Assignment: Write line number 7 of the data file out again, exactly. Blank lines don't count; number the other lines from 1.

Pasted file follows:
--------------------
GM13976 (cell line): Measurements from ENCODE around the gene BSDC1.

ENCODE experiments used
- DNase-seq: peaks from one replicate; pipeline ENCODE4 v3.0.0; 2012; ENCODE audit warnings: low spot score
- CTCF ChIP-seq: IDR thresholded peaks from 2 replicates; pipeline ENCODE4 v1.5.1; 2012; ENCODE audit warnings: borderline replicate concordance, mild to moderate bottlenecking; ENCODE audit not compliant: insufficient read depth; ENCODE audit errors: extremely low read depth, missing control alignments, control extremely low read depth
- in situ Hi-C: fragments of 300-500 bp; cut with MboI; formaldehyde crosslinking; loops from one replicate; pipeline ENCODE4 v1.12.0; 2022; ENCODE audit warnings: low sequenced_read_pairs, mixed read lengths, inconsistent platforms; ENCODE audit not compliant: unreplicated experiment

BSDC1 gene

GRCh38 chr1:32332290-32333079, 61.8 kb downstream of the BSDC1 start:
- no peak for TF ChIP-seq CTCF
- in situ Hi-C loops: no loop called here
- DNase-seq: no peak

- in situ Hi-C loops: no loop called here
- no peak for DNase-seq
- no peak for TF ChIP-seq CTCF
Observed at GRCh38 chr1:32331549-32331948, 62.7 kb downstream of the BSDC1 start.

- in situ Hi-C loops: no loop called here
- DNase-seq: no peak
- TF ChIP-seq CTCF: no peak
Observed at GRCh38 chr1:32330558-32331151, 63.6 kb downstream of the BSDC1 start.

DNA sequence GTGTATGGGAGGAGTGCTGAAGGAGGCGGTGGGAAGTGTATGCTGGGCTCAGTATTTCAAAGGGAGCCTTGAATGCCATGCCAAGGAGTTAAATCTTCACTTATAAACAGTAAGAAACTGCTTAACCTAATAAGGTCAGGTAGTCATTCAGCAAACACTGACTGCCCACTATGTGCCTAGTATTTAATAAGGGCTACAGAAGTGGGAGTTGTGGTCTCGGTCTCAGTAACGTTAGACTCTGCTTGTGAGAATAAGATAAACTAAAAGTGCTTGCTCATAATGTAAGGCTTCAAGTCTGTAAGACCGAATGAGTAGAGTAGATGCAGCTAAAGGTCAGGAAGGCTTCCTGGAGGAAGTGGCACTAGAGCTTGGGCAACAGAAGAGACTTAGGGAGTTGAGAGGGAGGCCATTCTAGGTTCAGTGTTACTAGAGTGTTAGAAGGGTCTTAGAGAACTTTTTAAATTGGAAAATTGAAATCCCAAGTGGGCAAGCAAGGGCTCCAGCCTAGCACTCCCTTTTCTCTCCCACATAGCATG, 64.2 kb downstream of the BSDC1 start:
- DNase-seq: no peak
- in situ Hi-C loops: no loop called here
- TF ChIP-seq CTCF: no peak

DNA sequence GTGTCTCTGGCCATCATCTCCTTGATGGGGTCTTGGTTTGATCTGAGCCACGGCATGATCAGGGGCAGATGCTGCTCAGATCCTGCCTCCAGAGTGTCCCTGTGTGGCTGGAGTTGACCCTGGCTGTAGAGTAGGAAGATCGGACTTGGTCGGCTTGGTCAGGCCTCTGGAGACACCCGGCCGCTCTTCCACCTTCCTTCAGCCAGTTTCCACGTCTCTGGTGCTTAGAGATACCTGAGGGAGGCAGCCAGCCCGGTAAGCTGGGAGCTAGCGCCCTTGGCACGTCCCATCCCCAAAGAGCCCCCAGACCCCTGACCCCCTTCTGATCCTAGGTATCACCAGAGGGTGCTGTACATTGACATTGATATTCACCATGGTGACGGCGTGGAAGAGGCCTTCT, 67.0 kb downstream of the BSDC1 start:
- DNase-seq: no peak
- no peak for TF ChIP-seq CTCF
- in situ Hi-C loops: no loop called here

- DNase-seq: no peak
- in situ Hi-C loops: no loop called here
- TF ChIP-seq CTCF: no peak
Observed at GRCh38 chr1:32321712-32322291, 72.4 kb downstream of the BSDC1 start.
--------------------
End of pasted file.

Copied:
GRCh38 chr1:32332290-32333079, 61.8 kb downstream of the BSDC1 start: